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Google yourself. What do you see? Are you represented fairly?
Everyone has an online reputation. The only question is do you have a say in yours?
Online reputation management (ORM) means taking control of the online conversation. Its techniques and strategies ensure that people find the right materials when they look for you on the Internet.
The purpose of online reputation management is to create balance, counteract misleading trends, and allow you to put your best foot forward.
Two cycles of online reputation
Vicious Cycle: Ignore your online reputation and you risk falling victim to a vicious cycle of misinformation and rumors.
Virtuous Cycle: Take care of your online reputation and you create a virtuous cycle of positive, quality materials that reflect well on you.
Why you should care about your online reputation
Online reputation is becoming so pervasive, it’s almost time to drop the word “online”
The Internet is our first stop for everything
Not only do people view the Internet as their first source of information, but they also trust what it tells them. More importantly, they make decisions based on what they find online.
Two out of three people see the Internet as the most reliable source of information about a person or a business (Edelman Insights)
70% of hiring managers have rejected a candidate because of something they found online (Cross-Tab)
When looking for a local business, 97% of people read online reviews (BIA Kelsey)
Over 80% of reputation damage comes from a mismatch between the buzz and the reality (Digimind)
Looking at statistics like these, it’s clear that what happens online affects your entire life.
Online and offline are blending
With each passing day, the online world becomes more and more enmeshed with the rest of our activities. From smartphones to smart TVs, from the “Internet of things” to the self-driving cars of the future—you are living each day increasingly online, even if you never touch a computer.
That means there are more and more ways for you to leave an online mark, positive or negative.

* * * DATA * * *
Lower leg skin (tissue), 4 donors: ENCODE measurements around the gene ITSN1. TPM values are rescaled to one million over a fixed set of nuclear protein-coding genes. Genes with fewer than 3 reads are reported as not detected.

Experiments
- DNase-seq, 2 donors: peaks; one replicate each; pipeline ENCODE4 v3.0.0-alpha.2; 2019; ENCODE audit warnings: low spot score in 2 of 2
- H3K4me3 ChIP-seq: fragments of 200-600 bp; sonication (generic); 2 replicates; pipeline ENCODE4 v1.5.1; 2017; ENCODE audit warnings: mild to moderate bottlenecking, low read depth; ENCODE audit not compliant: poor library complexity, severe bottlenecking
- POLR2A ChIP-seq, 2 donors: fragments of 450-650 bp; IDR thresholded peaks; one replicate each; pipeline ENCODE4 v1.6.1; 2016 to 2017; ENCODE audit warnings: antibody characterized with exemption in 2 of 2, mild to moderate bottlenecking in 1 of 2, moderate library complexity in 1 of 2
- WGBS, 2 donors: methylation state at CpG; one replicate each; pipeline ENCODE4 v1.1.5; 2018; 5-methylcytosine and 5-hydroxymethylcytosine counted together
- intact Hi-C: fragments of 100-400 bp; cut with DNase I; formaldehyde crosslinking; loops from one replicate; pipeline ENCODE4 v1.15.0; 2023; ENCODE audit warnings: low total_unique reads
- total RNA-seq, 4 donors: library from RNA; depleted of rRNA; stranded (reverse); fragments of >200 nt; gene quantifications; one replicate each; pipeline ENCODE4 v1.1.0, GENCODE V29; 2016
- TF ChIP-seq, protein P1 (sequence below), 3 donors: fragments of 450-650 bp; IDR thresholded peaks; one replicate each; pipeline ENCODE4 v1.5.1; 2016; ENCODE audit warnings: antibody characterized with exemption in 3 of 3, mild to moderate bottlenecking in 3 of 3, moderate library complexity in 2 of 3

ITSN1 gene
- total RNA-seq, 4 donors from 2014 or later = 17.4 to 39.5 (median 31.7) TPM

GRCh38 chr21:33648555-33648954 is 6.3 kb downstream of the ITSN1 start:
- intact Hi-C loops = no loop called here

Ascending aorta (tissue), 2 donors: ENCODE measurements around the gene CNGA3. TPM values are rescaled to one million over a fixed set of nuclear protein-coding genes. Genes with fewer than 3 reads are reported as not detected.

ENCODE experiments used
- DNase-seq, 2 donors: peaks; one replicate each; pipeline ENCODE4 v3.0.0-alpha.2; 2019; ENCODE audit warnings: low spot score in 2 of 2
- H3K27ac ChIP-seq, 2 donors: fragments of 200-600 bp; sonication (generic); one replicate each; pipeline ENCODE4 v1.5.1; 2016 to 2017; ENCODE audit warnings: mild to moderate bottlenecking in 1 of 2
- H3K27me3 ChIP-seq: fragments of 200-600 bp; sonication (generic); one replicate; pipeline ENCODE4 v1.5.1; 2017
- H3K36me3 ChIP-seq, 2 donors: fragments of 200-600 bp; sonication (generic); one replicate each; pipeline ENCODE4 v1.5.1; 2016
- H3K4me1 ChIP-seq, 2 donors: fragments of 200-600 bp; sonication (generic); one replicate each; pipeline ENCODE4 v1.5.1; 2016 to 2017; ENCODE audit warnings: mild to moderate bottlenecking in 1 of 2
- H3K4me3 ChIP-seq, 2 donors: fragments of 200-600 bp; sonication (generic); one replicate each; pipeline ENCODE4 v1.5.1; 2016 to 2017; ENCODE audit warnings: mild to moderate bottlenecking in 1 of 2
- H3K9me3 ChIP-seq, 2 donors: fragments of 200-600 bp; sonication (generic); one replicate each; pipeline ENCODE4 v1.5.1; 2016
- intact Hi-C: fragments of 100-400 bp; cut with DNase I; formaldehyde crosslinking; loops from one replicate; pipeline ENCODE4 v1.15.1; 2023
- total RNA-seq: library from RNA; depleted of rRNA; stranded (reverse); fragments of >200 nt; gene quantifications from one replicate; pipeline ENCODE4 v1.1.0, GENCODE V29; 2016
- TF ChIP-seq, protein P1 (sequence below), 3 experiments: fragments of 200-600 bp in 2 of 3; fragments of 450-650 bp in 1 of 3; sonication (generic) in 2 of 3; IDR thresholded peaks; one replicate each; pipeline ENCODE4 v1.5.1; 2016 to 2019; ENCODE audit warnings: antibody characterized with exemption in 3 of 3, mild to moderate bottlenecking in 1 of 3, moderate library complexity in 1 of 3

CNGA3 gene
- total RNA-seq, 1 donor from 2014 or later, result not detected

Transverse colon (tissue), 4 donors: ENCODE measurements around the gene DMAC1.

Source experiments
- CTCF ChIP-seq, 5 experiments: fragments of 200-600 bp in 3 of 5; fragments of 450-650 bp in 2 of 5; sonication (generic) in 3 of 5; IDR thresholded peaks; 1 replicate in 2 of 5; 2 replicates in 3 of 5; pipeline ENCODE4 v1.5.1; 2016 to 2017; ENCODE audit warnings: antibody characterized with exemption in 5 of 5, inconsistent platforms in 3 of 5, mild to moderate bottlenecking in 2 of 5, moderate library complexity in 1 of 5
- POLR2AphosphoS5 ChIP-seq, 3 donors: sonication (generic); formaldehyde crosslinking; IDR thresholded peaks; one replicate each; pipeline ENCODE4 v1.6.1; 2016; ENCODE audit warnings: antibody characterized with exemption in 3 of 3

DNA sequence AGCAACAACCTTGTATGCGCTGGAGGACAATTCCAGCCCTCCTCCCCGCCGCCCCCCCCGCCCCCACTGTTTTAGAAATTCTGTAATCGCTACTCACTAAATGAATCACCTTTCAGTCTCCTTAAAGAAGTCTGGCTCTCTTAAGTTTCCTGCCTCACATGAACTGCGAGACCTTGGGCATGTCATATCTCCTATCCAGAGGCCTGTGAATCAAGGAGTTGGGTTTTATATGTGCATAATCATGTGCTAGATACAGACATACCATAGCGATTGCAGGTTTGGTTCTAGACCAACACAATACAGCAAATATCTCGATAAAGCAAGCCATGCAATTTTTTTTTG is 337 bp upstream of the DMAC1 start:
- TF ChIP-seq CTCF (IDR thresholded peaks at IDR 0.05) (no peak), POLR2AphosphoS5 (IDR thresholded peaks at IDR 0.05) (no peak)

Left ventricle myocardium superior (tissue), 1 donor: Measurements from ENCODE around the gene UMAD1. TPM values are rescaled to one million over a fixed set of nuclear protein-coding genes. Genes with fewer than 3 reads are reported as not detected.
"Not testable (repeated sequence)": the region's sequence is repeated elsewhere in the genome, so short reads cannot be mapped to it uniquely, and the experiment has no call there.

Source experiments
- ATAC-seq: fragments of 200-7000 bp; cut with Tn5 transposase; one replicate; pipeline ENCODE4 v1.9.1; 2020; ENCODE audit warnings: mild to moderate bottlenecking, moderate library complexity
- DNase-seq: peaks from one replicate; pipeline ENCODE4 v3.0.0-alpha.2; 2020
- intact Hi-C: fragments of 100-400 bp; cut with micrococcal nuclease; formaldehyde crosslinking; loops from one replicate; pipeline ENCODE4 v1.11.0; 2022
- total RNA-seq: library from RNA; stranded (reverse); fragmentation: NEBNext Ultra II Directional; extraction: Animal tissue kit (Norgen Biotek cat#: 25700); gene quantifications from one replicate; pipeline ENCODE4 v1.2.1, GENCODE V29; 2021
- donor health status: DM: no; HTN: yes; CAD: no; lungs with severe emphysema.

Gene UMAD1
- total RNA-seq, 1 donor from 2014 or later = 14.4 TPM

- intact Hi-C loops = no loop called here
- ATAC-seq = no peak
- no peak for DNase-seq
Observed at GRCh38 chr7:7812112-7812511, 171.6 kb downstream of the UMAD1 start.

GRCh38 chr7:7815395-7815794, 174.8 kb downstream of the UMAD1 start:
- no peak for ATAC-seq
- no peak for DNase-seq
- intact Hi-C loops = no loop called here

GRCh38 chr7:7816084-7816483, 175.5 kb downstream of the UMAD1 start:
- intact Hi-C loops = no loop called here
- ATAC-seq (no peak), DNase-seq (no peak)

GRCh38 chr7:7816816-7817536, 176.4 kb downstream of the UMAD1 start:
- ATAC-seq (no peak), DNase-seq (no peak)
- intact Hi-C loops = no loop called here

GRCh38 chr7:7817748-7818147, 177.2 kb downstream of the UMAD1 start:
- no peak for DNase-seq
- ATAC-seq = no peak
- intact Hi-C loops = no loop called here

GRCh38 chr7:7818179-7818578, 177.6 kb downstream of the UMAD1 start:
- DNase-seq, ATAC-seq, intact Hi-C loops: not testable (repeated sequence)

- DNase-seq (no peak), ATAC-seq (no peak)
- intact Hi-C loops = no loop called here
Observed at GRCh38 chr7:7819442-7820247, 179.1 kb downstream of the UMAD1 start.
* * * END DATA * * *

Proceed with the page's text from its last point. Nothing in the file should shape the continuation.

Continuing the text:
Now, you might not think that people are searching for you, but chances are they are. Common reasons include:
- Employers doing pre-interview research
- Landlords looking into prospective renters
- Children searching for details of their parents’ “real lives”
- Curious significant others, past and present
- Former colleagues looking to share professional opportunities
- College admissions departments evaluating prospective students
- Insurance companies doing risk assessments
- No matter how “under the radar” or “low-tech” your lifestyle, there is a good quantity of information about you online and people are seeing it.
Your online reputation is forever
If someone writes something negative about you online, it can put you at a serious disadvantage over the long term—especially if you’re not aware of it. You might never know why you didn’t get that apartment you wanted, or why a job offer never materialized after that phenomenal interview.
It’s important to keep tabs on what people are saying about you online and then take steps to correct any inaccuracies. (Here are some tips to help you get started.)
For the same reasons, you also need to monitor things that you post yourself. Thanks to social media, even posts from decades earlier can come back to harm you. Consider the following examples, all vastly different:
James Gunn: Lost his position as the director of the Guardians Of The Galaxy movies after some offensive jokes that he tweeted years ago came to light.
Harvard admissions: In 2017, ten college students lost their acceptance to Harvard because of their offensive social media posts.
NASA internship: Twitter user @NaomiH_official had her internship opportunity with NASA revoked because a high-ranking NASA official saw her using profanity on a #NASA-tagged tweet.
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